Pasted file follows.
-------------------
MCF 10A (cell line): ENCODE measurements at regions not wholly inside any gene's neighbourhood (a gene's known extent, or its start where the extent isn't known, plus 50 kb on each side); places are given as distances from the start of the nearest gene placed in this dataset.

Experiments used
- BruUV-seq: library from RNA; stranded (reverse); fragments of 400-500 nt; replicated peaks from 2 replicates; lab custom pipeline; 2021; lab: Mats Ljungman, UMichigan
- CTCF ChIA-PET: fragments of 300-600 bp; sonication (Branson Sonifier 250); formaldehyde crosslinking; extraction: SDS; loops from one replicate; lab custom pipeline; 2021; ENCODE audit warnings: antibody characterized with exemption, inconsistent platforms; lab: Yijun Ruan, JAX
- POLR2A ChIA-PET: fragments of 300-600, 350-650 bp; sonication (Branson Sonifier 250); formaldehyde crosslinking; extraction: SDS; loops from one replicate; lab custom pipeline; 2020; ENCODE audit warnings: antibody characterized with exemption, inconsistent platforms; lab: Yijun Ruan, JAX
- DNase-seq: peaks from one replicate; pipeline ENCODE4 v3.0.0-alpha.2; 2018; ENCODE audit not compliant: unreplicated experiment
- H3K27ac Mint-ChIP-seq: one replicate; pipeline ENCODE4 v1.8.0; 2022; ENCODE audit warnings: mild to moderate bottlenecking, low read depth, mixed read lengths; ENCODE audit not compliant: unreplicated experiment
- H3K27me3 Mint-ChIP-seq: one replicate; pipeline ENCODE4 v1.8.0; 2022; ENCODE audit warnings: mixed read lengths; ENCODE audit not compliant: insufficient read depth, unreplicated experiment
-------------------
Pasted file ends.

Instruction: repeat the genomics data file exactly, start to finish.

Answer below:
MCF 10A (cell line): ENCODE measurements at regions not wholly inside any gene's neighbourhood (a gene's known extent, or its start where the extent isn't known, plus 50 kb on each side); places are given as distances from the start of the nearest gene placed in this dataset.

Experiments used
- BruUV-seq: library from RNA; stranded (reverse); fragments of 400-500 nt; replicated peaks from 2 replicates; lab custom pipeline; 2021; lab: Mats Ljungman, UMichigan
- CTCF ChIA-PET: fragments of 300-600 bp; sonication (Branson Sonifier 250); formaldehyde crosslinking; extraction: SDS; loops from one replicate; lab custom pipeline; 2021; ENCODE audit warnings: antibody characterized with exemption, inconsistent platforms; lab: Yijun Ruan, JAX
- POLR2A ChIA-PET: fragments of 300-600, 350-650 bp; sonication (Branson Sonifier 250); formaldehyde crosslinking; extraction: SDS; loops from one replicate; lab custom pipeline; 2020; ENCODE audit warnings: antibody characterized with exemption, inconsistent platforms; lab: Yijun Ruan, JAX
- DNase-seq: peaks from one replicate; pipeline ENCODE4 v3.0.0-alpha.2; 2018; ENCODE audit not compliant: unreplicated experiment
- H3K27ac Mint-ChIP-seq: one replicate; pipeline ENCODE4 v1.8.0; 2022; ENCODE audit warnings: mild to moderate bottlenecking, low read depth, mixed read lengths; ENCODE audit not compliant: unreplicated experiment
- H3K27me3 Mint-ChIP-seq: one replicate; pipeline ENCODE4 v1.8.0; 2022; ENCODE audit warnings: mixed read lengths; ENCODE audit not compliant: insufficient read depth, unreplicated experiment